Flight of the Bumblebees is a five-part video cooking series inspired by the beauty and magic of bumblebees in spring and summer. The series features recipes inspired by the natural world, peaceful music and calming visuals and was designed to provide a sort of small, restful escape from the everyday for viewers.
Creating A Common Look & Feel To Unify The Series
I try to make my film work really immersive so when the audience is watching they can kind of fall into the worlds I’ve created and come along with me as I cook and create. For this project, I built out a set with a lot of soft, natural elements with a color palette featuring bright whites, contrasting dark greens, and vibrant yellows. The lighting for the series is done primarily using a single, diffused natural light source with selected scenes lit using an LED light panel and projections.
For me at least, my work isn't just about cooking, it's about creating a whole experience for the viewer, creating this peaceful space of a few minutes where people can relax and unwind and just have a moment for themselves.
As far as the content of the series goes, each episode features the creation of a dish and starts with a short description of what inspired it. The cinematography in the series focuses on creating a calming atmosphere with slow pans, gentle movement and soft lighting. The soundtrack features a lot of soft piano and strings which I tried to fit to mimic the mood or concept behind each dish.
Camera & Lens Selections & Settings
I used two Sony lenses for the project, the 16-35mm f/2.8 G Master which was great for capturing full length table shots and establishing shots of the set. Since I was shooting in quite a small space the wide angle capabilities of the 16-35mm lens really helped to keep shots feeling airy and spacious even when the camera itself was quite close to the subject. The second lens I used was the 50mm f/1.8 which is perfect for creating hero shots with a really soft, romantic background while keeping the subject crisp and in focus.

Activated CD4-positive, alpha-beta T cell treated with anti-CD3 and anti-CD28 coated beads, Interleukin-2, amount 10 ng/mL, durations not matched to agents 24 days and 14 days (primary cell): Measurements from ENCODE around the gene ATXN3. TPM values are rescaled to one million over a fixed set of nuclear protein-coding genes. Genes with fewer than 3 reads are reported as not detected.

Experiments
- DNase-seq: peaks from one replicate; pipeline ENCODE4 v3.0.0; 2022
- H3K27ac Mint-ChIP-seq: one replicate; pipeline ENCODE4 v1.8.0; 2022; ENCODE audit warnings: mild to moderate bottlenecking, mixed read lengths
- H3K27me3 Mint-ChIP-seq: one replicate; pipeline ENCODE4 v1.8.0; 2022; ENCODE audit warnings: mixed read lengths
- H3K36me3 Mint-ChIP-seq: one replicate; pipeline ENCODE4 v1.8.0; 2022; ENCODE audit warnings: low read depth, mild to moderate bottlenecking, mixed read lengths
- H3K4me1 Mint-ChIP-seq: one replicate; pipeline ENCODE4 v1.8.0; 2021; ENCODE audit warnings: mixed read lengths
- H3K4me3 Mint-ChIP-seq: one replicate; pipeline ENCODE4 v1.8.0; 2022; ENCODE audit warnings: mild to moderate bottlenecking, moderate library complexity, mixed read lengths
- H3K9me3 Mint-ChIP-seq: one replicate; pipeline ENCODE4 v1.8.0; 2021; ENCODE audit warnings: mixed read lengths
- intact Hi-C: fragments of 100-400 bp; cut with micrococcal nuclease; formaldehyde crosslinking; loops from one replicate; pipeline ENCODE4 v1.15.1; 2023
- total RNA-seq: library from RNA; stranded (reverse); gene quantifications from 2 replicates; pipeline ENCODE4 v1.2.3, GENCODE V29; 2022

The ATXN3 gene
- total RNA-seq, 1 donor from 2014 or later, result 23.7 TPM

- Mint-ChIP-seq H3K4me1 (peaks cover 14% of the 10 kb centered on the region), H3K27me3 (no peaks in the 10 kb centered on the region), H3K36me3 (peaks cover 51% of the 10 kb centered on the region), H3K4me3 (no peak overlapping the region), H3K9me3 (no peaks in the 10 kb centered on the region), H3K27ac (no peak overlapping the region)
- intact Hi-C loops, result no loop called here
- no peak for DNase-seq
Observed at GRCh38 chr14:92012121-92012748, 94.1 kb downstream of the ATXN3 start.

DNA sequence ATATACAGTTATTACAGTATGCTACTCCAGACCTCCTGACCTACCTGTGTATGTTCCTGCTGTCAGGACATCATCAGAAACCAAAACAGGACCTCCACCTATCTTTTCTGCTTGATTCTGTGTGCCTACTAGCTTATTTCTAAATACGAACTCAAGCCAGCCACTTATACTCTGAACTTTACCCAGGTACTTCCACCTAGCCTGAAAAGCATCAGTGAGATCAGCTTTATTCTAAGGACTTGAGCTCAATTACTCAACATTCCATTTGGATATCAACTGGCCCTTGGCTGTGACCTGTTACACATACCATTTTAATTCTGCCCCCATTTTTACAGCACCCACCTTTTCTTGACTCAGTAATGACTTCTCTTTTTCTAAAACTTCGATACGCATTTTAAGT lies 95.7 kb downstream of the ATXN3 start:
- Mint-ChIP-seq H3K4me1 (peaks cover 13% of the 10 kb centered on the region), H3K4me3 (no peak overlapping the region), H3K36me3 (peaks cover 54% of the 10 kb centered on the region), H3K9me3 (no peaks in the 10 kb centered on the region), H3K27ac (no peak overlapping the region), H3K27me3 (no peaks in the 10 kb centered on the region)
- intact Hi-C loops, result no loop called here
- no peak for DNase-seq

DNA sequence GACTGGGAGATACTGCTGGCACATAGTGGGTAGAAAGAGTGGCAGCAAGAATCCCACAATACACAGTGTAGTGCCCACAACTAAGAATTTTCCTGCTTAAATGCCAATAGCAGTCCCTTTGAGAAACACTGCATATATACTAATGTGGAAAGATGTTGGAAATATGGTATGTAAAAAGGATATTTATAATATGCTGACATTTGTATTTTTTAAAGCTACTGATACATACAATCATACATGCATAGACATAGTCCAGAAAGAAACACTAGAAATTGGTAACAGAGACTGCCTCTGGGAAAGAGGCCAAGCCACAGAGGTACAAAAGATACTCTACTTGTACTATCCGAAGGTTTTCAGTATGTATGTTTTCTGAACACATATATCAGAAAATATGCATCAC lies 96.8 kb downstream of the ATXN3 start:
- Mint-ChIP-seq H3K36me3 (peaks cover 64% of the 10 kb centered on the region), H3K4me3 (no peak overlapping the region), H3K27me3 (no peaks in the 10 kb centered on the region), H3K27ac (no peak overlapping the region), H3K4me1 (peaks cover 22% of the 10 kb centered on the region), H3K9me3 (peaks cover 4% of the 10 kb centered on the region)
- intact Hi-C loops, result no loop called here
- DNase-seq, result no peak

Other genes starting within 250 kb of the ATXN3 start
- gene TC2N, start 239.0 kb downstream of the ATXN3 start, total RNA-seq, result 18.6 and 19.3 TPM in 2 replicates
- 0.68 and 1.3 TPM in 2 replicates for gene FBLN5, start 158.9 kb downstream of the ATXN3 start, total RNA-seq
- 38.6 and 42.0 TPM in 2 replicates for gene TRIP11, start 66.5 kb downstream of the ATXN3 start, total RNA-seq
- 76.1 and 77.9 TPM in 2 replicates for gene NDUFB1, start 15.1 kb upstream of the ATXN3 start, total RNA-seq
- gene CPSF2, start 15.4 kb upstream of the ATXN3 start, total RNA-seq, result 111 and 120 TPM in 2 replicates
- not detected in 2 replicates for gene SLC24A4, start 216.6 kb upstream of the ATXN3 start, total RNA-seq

A few stylistic decisions I made for the series include choosing to shoot in 24fps instead of 30fps. I was shooting with the Sony Alpha 7 III which offers both so I could choose the best setting for the project. For this particular series I wanted that really cinematic film look, so I went with the 24 fps as this creates the look most viewers recognize and associate with films. Another stylistic choice I make often when I’m trying to create really clean shots of a subject in frame is to shoot with a faster shutter speed and really reduce motion blur. It’s a personal choice and something I just really like the look of but you end up with shots where you can actually see individual grains of sugar pouring into a bowl or really defined drops of liquid.
One of the challenges I had was when I first started filming. It took me a while to adjust to using the new camera, but I think that is just the nature of the beast when you’re learning your way around new equipment. What I found super helpful was the camera’s tethering abilities and how easy that was to set up. When I’m filming alone and there is so much going on, I often just can’t fuss with loads of cords and adapters but I could hit two buttons and link the camera wirelessly to my tablet which was so helpful. Using a tablet or viewfinder is great for dialing in any details or correcting the composition.
I think there is something really beautiful and inherently soothing about when someone cooks for you. With the Flight of the Bumblebees video series, I wanted to really elevate that experience. I hope you enjoy it and that as you watch the series, you’re, at least momentarily, transported into the world I’ve created.
In addition to being and Alpha Female+ grant winner, Kristin Atwood is an Emmy-nominated filmmaker. She was nominated in the "Outstanding Single Camera Editing" category in the At Home Pasta Series which she created, filmed and edited in the early days of lockdown. You can see more of her cinematic food videos on her YouTube channel, Chef Studio.